Few writers working today write fantastical settings as well as Catherynne M. Valente. That’s the case in both her works for adults and for younger readers. “Palimpsest” and “Radiance,” both in the former camp, abound with locations that remain utterly captivating and immersive long after you’ve finished the books. And while “Osmo Unknown and the Eightpenny Woods” offers plenty to intrigue readers young and old, it seems fitting to begin with the setting. After all, that’s what Valente does in this book.

In a short opening chapter in which the narrator describes the book as “a fairy tale,” they add a warning: “This book may look sweet and whimsical and a bit funny, but the truth is, it’s quite dangerous.”  The statement is worth heeding. Valente can write memorable comic characters and deft wordplay, but her playfulness contrasts with some of the novel’s other elements, including an all-encompassing sense of regret.

Valente, who lives on Peaks Island, introduces readers to two places that fall in love: the Forest and the Valley. But like any couple that draws apart, the Forest and the Valley eventually each seeks its own society and its own inhabitants. “Old married folk say they love each other to the ends of the earth – but somewhere, the earth does end,”  Valente writes. The fissure between these two primal beings foreshadows the conflicts to come.

Soon enough, Valente introduces the novel’s protagonist, Osmo, a descendent of the man who discovered the village of Littlebridge, led there by a trail of mushrooms. Osmo is 13 and restless; nearly everything in his hometown bores him. The one exception is a mysterious pillar topped with a nonhuman skull.

Among Osmo’s frustrations are that some townspeople expect him to go into the family business: His mother, Tilly, is a hunter of some renown. But Osmo does find one aspect of the job appealing: For fear of beings known as Quidnunx, who live in the woods, hunters are the only humans permitted to go there. One day, Tilly arrives in town covered in mysterious golden blood, the result of her having accidentally killed a Quidnunx.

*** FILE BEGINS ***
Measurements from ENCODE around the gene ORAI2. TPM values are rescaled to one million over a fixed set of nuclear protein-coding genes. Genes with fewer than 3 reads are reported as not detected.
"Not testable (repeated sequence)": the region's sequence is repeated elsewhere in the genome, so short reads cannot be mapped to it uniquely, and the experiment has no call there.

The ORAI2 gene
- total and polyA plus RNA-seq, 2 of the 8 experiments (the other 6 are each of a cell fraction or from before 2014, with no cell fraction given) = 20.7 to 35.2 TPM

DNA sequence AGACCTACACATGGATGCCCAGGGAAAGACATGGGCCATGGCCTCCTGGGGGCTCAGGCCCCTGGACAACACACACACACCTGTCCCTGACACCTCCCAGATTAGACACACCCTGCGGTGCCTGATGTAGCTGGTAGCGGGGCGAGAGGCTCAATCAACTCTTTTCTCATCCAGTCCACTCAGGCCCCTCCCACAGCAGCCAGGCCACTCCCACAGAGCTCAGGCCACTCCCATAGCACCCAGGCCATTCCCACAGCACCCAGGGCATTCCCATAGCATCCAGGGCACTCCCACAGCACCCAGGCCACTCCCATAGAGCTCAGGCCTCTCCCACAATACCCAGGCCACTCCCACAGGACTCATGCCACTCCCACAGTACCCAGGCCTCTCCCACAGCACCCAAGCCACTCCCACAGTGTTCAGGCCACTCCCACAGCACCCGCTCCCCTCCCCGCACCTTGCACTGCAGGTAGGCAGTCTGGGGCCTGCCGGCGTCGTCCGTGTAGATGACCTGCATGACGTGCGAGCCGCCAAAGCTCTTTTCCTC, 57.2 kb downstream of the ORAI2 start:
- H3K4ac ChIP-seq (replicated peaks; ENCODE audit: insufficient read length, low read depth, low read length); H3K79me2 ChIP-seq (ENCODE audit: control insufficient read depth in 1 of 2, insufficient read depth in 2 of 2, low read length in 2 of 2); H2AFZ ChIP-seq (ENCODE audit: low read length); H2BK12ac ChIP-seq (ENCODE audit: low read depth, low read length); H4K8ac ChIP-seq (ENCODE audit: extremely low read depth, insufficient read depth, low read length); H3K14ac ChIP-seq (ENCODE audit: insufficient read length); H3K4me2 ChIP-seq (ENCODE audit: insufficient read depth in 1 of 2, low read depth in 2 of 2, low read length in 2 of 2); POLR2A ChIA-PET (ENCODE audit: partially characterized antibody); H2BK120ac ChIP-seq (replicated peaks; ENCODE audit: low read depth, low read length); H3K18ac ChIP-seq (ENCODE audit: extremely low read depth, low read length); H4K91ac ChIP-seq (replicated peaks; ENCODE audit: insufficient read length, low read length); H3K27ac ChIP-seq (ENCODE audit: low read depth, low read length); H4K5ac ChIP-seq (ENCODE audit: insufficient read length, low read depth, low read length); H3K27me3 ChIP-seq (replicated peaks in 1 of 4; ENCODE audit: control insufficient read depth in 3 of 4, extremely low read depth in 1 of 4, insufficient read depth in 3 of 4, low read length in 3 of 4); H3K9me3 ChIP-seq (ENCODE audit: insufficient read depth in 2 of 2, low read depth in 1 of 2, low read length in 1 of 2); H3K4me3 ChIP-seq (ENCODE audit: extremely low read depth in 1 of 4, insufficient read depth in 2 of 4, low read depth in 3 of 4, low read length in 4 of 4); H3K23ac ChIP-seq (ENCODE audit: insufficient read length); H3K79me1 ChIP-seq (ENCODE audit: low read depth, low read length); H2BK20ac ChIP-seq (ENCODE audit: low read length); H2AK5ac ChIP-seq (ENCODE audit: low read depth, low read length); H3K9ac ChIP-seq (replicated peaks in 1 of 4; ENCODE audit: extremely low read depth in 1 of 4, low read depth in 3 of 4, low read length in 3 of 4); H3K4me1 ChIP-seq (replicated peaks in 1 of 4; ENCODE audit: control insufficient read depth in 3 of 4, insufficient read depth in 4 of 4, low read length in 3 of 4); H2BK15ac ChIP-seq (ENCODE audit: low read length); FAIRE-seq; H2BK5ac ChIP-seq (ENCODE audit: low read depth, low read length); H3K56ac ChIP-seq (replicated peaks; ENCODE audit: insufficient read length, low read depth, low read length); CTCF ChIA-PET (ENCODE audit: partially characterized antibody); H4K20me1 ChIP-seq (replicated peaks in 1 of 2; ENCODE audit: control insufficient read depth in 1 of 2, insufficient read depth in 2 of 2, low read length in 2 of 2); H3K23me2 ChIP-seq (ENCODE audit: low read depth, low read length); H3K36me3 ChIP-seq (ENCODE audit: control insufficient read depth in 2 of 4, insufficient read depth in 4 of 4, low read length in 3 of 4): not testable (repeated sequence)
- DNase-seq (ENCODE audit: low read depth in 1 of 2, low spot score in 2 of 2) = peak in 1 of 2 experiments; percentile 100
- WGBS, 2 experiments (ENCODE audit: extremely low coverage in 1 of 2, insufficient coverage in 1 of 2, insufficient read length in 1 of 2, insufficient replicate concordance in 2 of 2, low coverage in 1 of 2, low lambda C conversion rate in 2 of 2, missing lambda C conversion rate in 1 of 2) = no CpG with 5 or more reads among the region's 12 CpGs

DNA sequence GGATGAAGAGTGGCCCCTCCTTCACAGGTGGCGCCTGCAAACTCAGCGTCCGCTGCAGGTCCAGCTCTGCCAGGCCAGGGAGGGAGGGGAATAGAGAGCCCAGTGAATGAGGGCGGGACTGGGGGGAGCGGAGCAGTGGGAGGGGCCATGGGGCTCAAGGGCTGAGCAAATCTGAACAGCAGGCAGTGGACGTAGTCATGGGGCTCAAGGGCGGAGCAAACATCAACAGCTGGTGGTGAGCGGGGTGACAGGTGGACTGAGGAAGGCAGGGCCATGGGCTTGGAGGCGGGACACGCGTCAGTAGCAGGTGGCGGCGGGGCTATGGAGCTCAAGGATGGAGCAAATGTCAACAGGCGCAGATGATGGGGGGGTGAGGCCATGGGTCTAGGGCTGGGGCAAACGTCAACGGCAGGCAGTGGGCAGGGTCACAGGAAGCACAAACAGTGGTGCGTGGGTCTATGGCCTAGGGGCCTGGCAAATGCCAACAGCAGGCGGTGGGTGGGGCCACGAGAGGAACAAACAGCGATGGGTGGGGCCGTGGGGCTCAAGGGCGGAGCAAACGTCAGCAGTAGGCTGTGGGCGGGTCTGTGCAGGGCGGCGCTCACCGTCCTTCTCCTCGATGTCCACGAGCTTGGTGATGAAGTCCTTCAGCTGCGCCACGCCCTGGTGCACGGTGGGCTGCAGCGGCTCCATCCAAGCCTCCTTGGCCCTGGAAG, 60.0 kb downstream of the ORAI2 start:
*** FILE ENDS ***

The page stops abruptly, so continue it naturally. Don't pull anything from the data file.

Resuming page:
To offset his mother’s act, Osmo is told by a creature named Bonk the Cross that he must embark on a quest to fulfill the terms of a long-ago treaty. As Tilly’s firstborn son, Osmo must “Wed the Quidnunk Ghost and Go with Them to the Land of the Dead and Carry Their Ghost Bags and Other Useful Things Like That.” Joined by Bonk and Never, a pangirlin, Osmo sets off into the unknown on a metaphysical quest that spans the worlds of the living and the dead.


“Osmo Unknown” proves the kind of fairy tale where the hero accomplishes their goals by virtue of their cleverness. Osmo’s gradual bonding with Bonk and Never is a central element of the narrative, as is his gradual awareness of the larger world in which he lives – not just the village, but also the woods and the creatures who call it home.

Valente’s penchant for settings extends to some of the properties of the fantastical realms she chronicles. Partway through the novel, Osmo, Never and Bonk harm the landscape they’re in solely by being living beings there. A game called doublechess recurs throughout the book, going from curiosity to an essential part of the story. Valente makes the Quidnunx memorable in their own right, with just enough dialogue to reveal that they genuinely see the world in a different way from humans, as when the Quidnunk Mumpsimus says, “My sentences have been red and cold, but now they are purple and soft.”

As befits a novel where setting is critical, some of the most compelling prose come when Valente is describing the uncanny, such as this moment when a proliferation of mushrooms arrives on the scene: “And they popped out of the ground, hundreds and hundreds of them, right in front of Mr. Unknown, glittering and glowing in the soft blue heart of the evening like fairy lanterns.”

“Stories are strange beasts,” Valente writes late in the book. Indeed. Ambitious and unpredictable, “Osmo Unknown and the Eightpenny Woods” is also charming and compelling. Valente may be working in all-ages mode here (the publisher suggests ages 8 to 12), but she doesn’t stint on the mystery or the weirdness, and the novel is stronger for it.

New York City resident Tobias Carroll is the author of three books: “Political Sign,” “Reel” and “Transitory.” He has reviewed books for the New York Times, Bookforum, the Star Tribune and elsewhere.

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